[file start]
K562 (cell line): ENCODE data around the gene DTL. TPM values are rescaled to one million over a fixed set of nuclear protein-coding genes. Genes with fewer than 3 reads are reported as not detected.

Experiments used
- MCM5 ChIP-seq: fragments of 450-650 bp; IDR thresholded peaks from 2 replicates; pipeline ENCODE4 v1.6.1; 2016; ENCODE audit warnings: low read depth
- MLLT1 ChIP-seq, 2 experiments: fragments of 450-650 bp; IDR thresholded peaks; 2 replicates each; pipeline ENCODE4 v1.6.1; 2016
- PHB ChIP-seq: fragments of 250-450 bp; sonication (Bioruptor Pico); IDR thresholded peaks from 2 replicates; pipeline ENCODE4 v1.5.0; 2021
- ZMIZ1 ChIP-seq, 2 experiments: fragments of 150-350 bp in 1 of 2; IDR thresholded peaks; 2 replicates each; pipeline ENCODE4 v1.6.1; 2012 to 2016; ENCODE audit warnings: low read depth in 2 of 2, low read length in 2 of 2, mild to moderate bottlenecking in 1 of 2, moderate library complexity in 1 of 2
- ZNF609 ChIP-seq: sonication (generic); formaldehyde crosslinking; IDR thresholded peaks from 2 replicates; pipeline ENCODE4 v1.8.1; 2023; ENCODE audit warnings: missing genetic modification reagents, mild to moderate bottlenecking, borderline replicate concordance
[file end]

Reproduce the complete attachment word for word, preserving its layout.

K562 (cell line): ENCODE data around the gene DTL. TPM values are rescaled to one million over a fixed set of nuclear protein-coding genes. Genes with fewer than 3 reads are reported as not detected.

Experiments used
- MCM5 ChIP-seq: fragments of 450-650 bp; IDR thresholded peaks from 2 replicates; pipeline ENCODE4 v1.6.1; 2016; ENCODE audit warnings: low read depth
- MLLT1 ChIP-seq, 2 experiments: fragments of 450-650 bp; IDR thresholded peaks; 2 replicates each; pipeline ENCODE4 v1.6.1; 2016
- PHB ChIP-seq: fragments of 250-450 bp; sonication (Bioruptor Pico); IDR thresholded peaks from 2 replicates; pipeline ENCODE4 v1.5.0; 2021
- ZMIZ1 ChIP-seq, 2 experiments: fragments of 150-350 bp in 1 of 2; IDR thresholded peaks; 2 replicates each; pipeline ENCODE4 v1.6.1; 2012 to 2016; ENCODE audit warnings: low read depth in 2 of 2, low read length in 2 of 2, mild to moderate bottlenecking in 1 of 2, moderate library complexity in 1 of 2
- ZNF609 ChIP-seq: sonication (generic); formaldehyde crosslinking; IDR thresholded peaks from 2 replicates; pipeline ENCODE4 v1.8.1; 2023; ENCODE audit warnings: missing genetic modification reagents, mild to moderate bottlenecking, borderline replicate concordance